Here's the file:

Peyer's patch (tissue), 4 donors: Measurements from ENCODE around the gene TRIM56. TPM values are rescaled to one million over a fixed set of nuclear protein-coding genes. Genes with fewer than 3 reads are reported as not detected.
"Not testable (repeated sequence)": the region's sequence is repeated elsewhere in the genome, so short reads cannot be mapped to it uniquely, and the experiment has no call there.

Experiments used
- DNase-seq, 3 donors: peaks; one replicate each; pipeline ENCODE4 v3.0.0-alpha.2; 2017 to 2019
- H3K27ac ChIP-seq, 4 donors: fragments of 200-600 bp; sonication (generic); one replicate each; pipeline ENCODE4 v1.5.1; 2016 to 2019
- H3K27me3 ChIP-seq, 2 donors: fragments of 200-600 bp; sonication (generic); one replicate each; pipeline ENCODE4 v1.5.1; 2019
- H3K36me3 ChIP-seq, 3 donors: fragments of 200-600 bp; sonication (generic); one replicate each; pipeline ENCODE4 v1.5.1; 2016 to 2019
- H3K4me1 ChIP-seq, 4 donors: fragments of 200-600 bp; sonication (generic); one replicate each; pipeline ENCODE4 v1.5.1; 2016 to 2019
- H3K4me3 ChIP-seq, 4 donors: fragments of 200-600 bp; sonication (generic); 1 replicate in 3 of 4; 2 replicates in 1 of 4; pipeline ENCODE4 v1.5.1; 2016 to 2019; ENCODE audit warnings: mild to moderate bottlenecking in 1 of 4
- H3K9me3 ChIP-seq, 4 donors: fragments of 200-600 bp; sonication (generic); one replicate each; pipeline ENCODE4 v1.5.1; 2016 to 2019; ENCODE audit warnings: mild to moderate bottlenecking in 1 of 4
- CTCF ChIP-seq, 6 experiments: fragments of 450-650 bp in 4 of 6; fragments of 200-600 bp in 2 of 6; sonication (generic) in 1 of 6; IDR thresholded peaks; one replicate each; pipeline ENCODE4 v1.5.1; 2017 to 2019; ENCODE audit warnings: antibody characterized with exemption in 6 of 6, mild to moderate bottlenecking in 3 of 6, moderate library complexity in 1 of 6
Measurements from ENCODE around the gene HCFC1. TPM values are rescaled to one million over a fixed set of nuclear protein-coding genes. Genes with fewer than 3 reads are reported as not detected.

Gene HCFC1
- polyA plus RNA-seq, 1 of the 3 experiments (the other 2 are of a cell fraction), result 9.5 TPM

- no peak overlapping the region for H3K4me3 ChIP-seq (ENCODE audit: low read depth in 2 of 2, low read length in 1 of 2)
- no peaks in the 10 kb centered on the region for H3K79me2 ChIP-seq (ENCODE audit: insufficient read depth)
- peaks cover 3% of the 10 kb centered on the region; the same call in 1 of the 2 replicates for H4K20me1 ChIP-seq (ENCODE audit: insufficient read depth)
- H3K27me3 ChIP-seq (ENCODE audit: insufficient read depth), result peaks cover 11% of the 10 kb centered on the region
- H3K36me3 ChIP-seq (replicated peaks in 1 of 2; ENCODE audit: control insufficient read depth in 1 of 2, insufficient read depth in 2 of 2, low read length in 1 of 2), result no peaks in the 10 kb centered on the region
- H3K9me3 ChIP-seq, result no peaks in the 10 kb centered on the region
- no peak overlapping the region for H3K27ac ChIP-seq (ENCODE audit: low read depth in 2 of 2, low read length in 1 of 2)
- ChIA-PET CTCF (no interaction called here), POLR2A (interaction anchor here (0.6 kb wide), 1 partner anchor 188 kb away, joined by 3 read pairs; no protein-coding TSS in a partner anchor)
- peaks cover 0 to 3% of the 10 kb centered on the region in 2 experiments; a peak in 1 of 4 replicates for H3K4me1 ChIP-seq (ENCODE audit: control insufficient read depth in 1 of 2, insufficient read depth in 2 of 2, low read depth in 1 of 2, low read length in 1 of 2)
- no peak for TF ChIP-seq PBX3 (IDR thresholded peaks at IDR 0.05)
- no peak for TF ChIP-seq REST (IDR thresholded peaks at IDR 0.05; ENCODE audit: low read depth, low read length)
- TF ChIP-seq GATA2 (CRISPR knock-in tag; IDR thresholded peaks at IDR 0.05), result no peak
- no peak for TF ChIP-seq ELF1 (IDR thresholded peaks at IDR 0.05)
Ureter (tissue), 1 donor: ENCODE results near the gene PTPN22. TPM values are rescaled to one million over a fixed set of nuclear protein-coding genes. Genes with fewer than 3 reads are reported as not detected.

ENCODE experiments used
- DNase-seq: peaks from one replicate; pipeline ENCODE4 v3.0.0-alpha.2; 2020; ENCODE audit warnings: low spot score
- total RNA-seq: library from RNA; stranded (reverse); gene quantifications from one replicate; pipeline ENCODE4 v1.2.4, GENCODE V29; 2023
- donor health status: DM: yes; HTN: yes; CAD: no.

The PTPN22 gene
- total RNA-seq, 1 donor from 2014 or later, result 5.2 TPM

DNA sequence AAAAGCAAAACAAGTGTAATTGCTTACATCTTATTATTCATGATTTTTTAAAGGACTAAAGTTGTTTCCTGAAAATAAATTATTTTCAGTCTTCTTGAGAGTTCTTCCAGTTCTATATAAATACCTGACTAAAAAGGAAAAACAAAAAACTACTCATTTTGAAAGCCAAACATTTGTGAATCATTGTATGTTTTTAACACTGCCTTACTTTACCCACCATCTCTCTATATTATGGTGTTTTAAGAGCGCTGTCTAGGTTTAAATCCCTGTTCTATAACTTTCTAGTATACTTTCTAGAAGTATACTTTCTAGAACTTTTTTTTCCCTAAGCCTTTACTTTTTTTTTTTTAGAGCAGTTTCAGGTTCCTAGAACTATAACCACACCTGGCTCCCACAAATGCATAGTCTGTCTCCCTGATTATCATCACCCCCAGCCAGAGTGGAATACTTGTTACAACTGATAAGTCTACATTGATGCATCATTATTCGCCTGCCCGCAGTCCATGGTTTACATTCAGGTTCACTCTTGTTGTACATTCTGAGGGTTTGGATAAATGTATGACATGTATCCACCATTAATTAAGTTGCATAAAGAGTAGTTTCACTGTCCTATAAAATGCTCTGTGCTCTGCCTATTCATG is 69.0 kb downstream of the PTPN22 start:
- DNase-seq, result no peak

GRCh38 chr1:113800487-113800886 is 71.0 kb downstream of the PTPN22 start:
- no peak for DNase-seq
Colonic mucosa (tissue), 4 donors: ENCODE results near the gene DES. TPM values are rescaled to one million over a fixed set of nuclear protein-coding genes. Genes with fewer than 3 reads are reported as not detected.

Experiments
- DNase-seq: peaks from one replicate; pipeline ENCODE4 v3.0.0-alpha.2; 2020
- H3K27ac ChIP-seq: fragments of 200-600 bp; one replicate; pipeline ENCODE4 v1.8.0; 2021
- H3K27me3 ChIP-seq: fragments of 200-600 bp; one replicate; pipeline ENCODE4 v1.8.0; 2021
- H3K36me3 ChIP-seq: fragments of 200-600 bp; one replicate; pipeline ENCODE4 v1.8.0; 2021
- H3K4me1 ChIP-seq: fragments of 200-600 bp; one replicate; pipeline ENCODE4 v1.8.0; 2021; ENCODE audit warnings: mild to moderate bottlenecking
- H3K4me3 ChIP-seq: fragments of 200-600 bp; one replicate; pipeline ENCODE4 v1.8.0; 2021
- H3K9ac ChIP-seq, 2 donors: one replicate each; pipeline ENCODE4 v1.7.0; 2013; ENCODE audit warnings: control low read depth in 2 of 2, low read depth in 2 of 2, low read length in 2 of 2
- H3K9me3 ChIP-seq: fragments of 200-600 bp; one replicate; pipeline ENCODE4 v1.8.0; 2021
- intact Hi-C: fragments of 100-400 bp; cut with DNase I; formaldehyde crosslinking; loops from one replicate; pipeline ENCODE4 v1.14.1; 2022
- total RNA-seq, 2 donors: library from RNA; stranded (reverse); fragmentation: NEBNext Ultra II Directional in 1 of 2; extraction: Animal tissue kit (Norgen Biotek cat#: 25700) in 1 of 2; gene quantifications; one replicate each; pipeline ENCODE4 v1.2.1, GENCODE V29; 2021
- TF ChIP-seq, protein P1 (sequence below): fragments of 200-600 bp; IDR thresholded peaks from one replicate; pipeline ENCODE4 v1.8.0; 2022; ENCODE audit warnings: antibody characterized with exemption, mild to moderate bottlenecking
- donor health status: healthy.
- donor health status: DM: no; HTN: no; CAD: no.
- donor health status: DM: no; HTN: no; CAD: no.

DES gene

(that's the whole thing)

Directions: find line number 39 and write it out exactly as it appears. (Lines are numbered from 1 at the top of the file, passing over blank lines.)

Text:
Colonic mucosa (tissue), 4 donors: ENCODE results near the gene DES. TPM values are rescaled to one million over a fixed set of nuclear protein-coding genes. Genes with fewer than 3 reads are reported as not detected.